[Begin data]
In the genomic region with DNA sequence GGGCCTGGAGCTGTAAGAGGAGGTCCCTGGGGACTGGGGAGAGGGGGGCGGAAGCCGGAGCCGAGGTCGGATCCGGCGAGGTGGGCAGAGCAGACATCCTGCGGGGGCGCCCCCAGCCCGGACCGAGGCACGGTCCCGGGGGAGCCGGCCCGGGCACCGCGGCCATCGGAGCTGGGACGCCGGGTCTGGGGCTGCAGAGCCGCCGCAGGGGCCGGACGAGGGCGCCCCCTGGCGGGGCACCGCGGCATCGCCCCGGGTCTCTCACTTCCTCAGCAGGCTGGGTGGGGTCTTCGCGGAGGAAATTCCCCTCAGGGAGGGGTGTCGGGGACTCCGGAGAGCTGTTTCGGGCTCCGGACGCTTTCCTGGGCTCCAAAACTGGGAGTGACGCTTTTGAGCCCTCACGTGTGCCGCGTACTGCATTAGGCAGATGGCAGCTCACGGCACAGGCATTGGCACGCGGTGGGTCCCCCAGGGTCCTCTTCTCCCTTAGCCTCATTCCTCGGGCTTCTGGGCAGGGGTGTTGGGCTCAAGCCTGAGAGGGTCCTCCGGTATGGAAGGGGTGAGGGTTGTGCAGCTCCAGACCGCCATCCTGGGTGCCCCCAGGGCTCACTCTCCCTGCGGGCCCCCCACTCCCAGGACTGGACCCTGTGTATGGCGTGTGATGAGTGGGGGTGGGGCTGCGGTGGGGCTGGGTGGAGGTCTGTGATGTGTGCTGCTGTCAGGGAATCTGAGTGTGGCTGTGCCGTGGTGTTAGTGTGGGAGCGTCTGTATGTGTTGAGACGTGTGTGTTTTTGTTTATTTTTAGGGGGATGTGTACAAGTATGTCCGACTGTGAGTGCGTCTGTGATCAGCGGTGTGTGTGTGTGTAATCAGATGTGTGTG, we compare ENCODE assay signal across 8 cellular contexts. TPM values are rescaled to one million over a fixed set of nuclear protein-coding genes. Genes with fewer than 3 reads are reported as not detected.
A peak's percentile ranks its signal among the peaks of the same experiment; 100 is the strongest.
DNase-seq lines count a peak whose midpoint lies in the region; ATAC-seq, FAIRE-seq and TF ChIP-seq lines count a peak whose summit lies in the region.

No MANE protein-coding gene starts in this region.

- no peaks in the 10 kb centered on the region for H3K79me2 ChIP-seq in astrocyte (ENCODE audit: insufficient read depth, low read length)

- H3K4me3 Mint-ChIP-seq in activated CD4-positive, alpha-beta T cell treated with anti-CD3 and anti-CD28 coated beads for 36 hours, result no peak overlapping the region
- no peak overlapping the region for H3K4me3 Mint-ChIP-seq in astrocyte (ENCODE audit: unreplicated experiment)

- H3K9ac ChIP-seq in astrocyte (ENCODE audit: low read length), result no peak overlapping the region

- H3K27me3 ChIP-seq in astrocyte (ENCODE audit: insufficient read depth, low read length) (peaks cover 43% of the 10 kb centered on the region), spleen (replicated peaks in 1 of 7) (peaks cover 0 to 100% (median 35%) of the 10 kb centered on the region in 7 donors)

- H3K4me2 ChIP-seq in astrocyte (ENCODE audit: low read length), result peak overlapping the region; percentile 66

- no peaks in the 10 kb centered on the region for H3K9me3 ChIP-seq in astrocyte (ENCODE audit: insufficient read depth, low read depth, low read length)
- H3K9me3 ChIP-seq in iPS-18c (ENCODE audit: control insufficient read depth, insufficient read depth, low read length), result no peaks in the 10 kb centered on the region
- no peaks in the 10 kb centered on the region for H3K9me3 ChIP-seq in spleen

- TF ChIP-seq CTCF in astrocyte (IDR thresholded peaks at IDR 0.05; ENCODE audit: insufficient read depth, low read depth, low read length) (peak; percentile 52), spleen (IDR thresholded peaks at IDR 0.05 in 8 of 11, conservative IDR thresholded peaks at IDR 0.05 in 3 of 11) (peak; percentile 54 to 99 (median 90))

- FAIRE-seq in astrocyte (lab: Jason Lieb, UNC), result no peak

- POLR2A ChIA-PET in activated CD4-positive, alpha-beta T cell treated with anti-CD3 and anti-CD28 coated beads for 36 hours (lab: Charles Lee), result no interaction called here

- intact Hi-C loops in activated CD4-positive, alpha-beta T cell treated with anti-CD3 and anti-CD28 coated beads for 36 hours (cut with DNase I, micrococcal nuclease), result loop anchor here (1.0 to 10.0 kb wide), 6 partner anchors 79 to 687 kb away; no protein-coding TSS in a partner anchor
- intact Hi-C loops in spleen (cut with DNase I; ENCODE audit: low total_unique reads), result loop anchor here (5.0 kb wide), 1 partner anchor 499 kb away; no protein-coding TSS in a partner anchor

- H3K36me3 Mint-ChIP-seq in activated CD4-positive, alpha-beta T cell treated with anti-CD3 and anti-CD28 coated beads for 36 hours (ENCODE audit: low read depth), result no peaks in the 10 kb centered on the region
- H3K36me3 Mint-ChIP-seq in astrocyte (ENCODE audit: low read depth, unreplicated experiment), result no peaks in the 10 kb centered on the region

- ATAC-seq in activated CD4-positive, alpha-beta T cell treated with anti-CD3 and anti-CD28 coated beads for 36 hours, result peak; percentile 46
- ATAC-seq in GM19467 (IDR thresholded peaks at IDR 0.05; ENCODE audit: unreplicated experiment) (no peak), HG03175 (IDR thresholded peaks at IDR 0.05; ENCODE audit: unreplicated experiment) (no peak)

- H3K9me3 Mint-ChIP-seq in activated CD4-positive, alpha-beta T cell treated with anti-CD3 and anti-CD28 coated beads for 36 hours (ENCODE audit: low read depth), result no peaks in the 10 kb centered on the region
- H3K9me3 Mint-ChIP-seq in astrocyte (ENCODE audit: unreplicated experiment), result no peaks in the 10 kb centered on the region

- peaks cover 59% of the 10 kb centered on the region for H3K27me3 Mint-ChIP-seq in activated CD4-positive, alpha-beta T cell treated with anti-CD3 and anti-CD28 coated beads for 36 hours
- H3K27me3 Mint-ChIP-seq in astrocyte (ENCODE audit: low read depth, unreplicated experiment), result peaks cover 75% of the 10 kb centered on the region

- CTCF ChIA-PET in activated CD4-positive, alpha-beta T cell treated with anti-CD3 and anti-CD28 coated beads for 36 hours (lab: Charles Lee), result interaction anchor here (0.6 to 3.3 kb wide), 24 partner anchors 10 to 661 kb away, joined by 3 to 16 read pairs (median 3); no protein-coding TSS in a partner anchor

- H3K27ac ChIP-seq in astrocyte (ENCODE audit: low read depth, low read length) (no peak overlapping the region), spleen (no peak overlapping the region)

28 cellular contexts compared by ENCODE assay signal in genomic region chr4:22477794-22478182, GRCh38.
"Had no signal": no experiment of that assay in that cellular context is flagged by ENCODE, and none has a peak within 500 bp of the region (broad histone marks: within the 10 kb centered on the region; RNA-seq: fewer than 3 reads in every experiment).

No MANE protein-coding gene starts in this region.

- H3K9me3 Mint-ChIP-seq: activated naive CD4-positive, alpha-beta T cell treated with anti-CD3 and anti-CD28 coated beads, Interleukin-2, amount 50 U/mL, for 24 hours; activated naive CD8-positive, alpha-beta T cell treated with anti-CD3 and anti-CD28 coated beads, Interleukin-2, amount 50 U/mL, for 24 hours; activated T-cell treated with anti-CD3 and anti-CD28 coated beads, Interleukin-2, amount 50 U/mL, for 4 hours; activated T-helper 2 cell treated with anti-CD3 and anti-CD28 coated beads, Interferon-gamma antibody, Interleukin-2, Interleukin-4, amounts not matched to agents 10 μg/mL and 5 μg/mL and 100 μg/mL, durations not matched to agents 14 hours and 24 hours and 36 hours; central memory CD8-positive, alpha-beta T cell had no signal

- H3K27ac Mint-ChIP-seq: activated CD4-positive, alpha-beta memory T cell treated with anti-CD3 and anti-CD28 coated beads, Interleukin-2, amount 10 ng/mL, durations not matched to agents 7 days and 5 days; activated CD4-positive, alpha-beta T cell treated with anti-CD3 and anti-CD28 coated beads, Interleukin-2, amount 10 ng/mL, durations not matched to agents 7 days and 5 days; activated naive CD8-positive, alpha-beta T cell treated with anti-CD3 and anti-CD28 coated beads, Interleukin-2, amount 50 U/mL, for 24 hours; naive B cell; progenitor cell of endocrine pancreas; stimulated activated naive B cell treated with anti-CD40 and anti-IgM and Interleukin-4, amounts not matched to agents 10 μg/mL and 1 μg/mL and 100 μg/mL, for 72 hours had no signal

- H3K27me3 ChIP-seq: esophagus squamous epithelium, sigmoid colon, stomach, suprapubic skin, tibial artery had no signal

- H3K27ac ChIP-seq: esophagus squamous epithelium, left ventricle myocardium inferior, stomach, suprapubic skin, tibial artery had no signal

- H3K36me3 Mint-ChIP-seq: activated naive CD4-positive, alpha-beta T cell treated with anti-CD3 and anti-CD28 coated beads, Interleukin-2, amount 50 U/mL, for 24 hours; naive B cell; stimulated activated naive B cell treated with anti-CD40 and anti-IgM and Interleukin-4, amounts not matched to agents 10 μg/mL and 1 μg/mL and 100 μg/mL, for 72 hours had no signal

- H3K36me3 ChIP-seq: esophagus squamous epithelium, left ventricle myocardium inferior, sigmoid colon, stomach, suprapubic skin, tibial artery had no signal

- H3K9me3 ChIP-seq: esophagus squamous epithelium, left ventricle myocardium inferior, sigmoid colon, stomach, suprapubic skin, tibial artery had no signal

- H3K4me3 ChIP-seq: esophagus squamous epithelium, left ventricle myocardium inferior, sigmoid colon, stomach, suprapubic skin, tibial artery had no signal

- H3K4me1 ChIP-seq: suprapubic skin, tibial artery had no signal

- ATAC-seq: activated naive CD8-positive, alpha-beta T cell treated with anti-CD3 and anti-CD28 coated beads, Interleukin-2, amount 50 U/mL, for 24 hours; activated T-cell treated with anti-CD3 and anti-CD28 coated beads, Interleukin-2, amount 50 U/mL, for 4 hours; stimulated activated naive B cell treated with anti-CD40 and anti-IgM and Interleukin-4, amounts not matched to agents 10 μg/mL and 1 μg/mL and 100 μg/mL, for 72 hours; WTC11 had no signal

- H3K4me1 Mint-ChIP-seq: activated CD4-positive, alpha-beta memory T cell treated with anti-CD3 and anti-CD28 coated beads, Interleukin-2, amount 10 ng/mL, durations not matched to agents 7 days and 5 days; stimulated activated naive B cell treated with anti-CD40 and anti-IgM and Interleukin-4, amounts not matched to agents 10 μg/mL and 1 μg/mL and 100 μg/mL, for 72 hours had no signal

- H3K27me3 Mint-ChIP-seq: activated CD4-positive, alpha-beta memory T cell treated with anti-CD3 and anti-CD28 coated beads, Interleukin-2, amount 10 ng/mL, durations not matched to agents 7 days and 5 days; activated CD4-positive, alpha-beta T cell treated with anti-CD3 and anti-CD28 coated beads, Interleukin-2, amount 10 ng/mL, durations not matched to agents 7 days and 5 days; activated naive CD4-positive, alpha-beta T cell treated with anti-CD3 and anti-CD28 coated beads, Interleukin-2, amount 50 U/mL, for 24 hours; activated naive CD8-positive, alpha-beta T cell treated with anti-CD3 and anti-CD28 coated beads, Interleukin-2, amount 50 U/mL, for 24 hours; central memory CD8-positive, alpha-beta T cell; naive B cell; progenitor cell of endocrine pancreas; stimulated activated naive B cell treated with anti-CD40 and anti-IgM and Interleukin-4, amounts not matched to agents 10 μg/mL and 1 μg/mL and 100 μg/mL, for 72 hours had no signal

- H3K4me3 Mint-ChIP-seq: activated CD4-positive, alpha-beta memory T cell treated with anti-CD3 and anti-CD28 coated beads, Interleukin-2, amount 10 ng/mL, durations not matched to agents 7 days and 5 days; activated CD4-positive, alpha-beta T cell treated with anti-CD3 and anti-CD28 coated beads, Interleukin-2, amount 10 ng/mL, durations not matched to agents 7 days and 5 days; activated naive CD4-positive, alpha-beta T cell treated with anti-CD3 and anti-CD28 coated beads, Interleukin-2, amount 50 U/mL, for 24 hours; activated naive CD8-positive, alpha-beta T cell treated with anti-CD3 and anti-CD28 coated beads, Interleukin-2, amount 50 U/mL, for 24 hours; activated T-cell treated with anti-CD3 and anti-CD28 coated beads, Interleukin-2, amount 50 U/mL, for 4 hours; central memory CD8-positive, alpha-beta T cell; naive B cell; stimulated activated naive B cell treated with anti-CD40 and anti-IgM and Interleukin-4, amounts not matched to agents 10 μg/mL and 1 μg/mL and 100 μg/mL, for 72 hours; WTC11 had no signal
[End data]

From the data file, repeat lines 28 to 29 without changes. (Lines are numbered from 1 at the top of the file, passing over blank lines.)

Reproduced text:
- H3K27ac ChIP-seq in astrocyte (ENCODE audit: low read depth, low read length) (no peak overlapping the region), spleen (no peak overlapping the region)

28 cellular contexts compared by ENCODE assay signal in genomic region chr4:22477794-22478182, GRCh38.